That is what Old Antonio recounted to me and then I understood that the Milky Way is nothing more than a long serpent of light, that feeds by day and bleeds by night.

It has stopped raining on this night of San Juan. The sky quickly turns dark and clear and clearly one can see that a serpent of light hangs from the thick figure of a thousand wounds, from end to end, from one to the other horizon. The silver teardrops fall softly on the top of that ceiba, and another rain drizzles from there further downwards. From the faceless mirror there, the brightness bounces and goes further, to there, to that corner where, behind a shadow, can be seen


"Life escapes, with such a gesture!
By dying, with such art!"
- Miguel Hernandez

In October 1998, the World Conference of Higher Education was held in Paris, at the UNESCO headquarters. During this meeting, the World Bank established their position regarding how higher education should be reorganized on the planet. Briefly, this is the proposal for the globalization of higher education.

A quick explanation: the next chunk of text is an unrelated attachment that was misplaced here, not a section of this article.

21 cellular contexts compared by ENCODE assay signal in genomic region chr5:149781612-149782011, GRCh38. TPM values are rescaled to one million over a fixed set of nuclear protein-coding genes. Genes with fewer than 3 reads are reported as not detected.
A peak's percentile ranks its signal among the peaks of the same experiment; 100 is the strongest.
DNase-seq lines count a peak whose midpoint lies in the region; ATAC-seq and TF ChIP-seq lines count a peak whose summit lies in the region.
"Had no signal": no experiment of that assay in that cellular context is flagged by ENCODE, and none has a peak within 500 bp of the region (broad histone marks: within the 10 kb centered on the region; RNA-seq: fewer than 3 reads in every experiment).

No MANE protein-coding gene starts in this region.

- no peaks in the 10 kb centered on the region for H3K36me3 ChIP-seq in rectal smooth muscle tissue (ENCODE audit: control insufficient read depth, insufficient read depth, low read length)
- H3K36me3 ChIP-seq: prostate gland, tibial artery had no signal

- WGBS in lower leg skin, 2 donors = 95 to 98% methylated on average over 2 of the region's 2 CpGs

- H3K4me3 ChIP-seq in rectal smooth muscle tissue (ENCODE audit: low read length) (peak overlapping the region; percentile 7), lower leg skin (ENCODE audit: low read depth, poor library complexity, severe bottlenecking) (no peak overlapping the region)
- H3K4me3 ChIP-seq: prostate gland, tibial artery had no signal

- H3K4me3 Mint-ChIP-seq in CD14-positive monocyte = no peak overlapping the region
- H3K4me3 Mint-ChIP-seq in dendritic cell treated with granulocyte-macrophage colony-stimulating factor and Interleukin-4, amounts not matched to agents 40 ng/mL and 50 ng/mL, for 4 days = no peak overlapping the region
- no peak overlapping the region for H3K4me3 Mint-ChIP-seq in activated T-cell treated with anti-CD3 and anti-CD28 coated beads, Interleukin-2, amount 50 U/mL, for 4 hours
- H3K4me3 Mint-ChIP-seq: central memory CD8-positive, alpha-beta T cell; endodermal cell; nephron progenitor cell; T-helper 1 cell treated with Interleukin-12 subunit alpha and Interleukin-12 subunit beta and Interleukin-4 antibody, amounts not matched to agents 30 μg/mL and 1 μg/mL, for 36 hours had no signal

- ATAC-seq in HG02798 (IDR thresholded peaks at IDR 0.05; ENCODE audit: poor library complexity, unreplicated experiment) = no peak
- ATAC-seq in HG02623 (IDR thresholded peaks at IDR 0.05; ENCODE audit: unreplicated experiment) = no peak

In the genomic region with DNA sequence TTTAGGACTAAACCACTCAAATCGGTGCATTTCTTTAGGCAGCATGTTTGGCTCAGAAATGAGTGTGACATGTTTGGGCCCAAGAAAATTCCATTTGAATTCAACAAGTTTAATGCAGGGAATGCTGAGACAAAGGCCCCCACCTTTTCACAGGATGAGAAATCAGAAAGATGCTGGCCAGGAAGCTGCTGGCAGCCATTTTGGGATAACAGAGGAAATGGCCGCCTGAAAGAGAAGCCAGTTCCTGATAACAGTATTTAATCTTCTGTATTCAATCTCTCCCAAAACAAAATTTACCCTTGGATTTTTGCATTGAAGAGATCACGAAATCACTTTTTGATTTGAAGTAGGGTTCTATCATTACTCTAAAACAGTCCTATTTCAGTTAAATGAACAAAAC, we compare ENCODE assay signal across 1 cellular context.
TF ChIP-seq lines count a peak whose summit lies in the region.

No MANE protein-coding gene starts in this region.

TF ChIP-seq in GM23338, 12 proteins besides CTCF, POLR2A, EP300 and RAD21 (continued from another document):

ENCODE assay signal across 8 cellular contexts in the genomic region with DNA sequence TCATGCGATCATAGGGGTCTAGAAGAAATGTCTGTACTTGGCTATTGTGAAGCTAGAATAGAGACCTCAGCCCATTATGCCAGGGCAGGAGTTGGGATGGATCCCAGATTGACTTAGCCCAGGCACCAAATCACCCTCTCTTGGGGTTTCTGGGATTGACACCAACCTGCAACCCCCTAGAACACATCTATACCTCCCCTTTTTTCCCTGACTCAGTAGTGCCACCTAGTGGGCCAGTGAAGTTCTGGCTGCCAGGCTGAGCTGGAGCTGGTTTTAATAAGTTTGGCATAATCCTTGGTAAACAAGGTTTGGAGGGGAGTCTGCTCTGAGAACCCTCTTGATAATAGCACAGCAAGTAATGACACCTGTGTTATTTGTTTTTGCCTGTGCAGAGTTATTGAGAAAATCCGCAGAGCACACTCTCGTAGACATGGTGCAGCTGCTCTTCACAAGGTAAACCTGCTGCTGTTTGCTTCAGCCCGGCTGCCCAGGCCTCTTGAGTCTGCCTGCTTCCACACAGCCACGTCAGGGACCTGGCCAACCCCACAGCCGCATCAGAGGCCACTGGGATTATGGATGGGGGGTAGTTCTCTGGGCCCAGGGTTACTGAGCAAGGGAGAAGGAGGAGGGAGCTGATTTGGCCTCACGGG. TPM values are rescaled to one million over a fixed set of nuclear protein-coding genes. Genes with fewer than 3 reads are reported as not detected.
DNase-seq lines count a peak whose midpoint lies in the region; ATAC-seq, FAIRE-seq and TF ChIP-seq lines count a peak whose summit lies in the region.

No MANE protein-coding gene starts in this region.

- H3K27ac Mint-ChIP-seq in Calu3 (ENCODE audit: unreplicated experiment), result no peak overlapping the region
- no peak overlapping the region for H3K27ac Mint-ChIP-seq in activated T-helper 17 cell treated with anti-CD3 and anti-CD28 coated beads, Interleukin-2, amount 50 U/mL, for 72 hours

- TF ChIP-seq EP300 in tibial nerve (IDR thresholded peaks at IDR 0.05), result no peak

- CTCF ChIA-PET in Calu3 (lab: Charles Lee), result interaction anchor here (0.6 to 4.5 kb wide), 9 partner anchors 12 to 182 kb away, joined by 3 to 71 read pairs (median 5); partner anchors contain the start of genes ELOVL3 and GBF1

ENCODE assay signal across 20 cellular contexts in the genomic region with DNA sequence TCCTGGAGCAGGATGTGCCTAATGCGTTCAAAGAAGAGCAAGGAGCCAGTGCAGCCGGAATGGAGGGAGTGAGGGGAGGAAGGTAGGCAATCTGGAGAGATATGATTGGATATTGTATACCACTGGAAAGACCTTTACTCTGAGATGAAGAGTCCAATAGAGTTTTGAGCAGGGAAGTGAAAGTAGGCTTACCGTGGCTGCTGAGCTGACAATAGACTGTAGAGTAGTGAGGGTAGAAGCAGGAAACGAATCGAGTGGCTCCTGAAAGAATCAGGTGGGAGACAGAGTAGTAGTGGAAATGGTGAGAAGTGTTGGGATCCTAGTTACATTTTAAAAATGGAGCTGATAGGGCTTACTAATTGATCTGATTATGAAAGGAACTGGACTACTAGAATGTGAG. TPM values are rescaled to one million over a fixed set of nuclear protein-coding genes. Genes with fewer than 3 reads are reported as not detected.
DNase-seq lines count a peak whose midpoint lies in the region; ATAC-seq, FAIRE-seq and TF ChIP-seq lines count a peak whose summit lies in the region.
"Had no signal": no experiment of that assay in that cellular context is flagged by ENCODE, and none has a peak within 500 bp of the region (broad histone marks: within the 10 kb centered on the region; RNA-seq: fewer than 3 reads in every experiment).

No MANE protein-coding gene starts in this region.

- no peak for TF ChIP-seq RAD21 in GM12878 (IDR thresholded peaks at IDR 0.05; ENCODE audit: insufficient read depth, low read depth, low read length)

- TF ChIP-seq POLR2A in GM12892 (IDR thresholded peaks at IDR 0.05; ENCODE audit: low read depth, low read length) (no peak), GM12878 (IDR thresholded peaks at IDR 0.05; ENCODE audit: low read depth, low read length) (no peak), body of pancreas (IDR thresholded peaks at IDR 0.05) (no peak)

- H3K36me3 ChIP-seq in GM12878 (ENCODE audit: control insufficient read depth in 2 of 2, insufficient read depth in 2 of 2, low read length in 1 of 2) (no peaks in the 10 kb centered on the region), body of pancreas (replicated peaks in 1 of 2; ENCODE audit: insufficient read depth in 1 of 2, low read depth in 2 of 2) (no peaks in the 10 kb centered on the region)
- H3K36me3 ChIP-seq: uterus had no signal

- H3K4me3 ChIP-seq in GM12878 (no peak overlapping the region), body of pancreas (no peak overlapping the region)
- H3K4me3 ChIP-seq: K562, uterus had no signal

The World Bank considers a "radical" change in higher education to be necessary, through transforming the "classic" or "traditional" university (whose basis is teaching and research) so that it responds to the demands of the neo-liberal market, that is, it defines higher education as private property, like any other goods or service offered by the market. According to this, the actors in the higher education process must be redefined. The "consumers" are the businesses; the "providers" are the administrators and professors, and the "clients" are the students. In this case, the World Bank says, the "providers" do not what is suitable for the market. The "consumers" know better than anyone what it is they are selling, among other reasons, because they are "purchasers."